Tuesday, October 11 (Day 40)
Rotorua - Turangi
As we all feared, last night’s wicked storm has opened up a 10-centimetre gash on the side of the Rena. More than 200 tonnes of oil is now leaking into the Bay of Plenty and hundreds of dead seabirds are already being washed up, coated in thick oil. The biggest environmental disaster in Nez Zealand’s history is now playing out a few kilometres away from where I now write this.
“There are rumours that the captain of the boat was drunk when he ran the ship into the Astrolabe reef,” a Maori gentleman tells me. “If it’s true, I think the locals will string him up and kill him.”
New Zealand lost its innocence when the Christchurch Earthquakes began to hit last year. Those quakes, and the subsequent loss of life, were the biggest modern-day disaster to hit the nation state of New Zealand. This secluded corner of the world, normally directly unaffected by what goes on elsewhere, no longer feels as safe and removed as it once did. Just to add a few dollops of paranoia to proceedings, Christchurch suffered another significant earthquake over the weekend. A 5.5-magnitude quake rattled the Canterbury area shortly after the All Blacks kicked off against the Pumas on Sunday evening. It has caused more fear that, perhaps, another ‘big one’ could still be on the cards.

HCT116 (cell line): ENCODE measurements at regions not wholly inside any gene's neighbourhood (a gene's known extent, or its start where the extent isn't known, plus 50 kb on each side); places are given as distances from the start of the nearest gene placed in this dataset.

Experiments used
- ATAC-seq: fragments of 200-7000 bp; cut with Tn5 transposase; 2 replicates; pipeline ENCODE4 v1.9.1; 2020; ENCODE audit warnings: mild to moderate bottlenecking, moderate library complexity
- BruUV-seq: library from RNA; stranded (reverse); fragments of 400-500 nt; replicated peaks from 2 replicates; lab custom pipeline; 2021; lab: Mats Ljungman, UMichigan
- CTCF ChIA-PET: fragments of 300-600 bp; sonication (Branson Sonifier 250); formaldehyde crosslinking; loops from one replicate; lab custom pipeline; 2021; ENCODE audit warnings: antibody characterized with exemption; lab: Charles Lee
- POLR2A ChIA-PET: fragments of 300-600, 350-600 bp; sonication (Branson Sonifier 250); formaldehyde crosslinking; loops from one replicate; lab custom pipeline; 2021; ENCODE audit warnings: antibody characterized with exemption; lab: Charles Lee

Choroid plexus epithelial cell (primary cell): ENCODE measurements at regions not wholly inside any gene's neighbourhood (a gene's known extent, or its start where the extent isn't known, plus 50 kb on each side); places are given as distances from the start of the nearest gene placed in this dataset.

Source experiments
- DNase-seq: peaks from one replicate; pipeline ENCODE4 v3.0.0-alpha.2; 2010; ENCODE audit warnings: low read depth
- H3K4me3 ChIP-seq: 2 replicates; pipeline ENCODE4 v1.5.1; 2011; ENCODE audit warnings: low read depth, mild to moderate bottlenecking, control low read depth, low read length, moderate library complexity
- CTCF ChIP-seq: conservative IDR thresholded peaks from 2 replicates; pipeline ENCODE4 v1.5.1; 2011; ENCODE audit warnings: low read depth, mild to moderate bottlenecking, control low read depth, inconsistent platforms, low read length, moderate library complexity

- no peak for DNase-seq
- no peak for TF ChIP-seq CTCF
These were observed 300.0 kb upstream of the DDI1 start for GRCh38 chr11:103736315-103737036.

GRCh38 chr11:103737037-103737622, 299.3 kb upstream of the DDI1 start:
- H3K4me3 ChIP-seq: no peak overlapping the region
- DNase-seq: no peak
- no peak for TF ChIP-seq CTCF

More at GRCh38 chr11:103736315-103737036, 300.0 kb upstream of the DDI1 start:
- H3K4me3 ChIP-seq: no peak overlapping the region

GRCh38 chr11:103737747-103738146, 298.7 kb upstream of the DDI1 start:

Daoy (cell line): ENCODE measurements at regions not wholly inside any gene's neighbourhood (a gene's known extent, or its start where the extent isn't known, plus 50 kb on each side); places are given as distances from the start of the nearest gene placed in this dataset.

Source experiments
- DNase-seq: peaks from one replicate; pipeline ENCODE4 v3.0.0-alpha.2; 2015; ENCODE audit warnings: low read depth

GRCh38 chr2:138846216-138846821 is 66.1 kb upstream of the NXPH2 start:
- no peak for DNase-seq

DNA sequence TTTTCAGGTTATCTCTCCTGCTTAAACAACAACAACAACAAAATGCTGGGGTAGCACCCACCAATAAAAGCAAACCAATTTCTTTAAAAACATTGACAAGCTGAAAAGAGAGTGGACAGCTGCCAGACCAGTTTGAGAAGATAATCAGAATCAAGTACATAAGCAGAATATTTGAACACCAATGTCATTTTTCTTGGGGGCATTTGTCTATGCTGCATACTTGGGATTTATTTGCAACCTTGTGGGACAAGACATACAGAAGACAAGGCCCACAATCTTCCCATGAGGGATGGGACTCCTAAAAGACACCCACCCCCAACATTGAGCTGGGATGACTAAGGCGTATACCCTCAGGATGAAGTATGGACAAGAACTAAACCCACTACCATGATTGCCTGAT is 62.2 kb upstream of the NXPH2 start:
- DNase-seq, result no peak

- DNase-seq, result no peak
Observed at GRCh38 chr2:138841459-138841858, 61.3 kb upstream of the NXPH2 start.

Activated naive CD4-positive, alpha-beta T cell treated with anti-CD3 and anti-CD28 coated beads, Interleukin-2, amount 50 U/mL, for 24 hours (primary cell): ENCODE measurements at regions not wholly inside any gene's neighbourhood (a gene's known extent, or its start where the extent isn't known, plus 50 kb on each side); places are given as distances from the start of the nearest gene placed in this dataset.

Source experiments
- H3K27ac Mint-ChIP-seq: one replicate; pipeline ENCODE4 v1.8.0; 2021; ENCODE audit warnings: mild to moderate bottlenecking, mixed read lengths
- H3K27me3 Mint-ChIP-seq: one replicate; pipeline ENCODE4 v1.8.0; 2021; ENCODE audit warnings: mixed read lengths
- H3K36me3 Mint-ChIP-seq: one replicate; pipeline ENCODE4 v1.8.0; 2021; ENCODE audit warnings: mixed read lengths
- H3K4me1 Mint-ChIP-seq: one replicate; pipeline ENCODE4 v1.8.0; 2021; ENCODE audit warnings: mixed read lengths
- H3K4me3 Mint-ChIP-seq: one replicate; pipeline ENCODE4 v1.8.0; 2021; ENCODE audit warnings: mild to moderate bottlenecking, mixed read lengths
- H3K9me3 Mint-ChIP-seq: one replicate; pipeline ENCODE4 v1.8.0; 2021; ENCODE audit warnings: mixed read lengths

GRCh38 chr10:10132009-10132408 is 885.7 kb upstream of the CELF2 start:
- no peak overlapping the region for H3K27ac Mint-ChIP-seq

Flashpackers kindly allow me to check out late and I decide to take the gamble of booking a bus to Turangi, where I hope to do the Tongariro Crossing tomorrow. It is a four-hour bus journey, much of it hugging the attractive shores of Lake Taupo, but as much as the scenery is beautiful, the thick cloud cover on the two volcanoes gives me the fear that this journey will be in vain.
Once I arrive at Turangi the only thing on my mind is to check the latest weather forecast for tomorrow at the local I-Site. It doesn’t look good. Heavy rain and, worse still, strong winds are forecast for the next two days.
I find a bed for the night and the receptionist confirms the general consensus is that no shuttle buses will be running up to near the summit in the morning. Unfortunately, my gamble hasn’t paid off. Looks like I have wasted two days and fifty quid on bus tickets.
Turangi is a bit of a one-horse town. Well, a one-horse town with a big supermarket. There’s nothing really to do here other than to take advantage of that supermarket, stay in, swap war stories with other travellers, cook a decent meal and continue reading Eat, Pray, Love (which has improved after my last slating). I am a little gutted that I won’t get the chance to experience one of the most fantastic one-day hikes on Planet Earth. With my time running out, and the world cup semi between Wales and France to attend in Auckland on Saturday, I am going to get myself back to Raglan for a couple of days and see whether I can improve my surfing skills.